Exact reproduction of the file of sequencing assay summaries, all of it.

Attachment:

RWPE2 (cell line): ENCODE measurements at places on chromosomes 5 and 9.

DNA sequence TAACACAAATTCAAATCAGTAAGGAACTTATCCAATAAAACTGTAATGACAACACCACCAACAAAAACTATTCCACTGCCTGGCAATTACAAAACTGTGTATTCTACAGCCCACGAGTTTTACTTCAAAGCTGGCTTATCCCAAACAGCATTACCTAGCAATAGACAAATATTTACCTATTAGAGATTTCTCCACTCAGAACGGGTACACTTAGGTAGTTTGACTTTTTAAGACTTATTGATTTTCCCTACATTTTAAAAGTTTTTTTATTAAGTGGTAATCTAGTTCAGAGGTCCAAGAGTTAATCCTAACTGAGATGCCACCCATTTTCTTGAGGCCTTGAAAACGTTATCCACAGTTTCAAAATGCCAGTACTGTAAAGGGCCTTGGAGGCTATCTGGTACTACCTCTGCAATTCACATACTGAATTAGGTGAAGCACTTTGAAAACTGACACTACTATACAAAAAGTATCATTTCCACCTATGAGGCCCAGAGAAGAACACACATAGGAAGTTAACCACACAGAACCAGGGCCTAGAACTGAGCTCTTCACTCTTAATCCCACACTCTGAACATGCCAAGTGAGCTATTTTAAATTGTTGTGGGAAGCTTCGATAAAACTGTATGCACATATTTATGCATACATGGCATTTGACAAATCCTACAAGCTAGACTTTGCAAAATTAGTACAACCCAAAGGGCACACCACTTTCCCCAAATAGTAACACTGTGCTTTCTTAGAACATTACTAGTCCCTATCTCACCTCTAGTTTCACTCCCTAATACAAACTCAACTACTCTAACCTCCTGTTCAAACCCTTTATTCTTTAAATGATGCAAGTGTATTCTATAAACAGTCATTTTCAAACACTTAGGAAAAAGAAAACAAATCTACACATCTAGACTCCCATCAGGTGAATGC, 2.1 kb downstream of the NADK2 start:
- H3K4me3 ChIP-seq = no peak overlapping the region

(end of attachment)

RWPE2 (cell line): ENCODE measurements at places on chromosomes 5 and 9.

DNA sequence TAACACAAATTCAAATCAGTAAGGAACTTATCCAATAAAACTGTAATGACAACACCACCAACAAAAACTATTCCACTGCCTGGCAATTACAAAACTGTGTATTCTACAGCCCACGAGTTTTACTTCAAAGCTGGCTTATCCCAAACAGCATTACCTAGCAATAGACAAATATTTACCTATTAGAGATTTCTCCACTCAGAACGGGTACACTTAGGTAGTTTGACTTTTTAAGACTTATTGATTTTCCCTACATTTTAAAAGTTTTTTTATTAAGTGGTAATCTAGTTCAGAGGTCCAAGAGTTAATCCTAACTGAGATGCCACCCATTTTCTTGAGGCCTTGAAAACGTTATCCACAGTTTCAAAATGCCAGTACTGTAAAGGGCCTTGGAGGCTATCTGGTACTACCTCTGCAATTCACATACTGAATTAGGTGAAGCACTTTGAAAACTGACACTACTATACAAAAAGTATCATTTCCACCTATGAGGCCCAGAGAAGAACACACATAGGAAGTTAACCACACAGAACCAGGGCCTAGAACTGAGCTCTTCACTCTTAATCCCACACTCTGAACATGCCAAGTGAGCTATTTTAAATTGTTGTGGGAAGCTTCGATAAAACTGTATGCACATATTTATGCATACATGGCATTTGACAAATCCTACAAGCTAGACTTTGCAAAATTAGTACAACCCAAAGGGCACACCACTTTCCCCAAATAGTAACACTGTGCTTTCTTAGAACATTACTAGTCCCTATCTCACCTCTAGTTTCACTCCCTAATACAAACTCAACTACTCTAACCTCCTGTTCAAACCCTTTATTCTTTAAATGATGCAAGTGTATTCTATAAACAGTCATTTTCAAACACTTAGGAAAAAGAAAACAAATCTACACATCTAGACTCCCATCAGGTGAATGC, 2.1 kb downstream of the NADK2 start:
- H3K4me3 ChIP-seq = no peak overlapping the region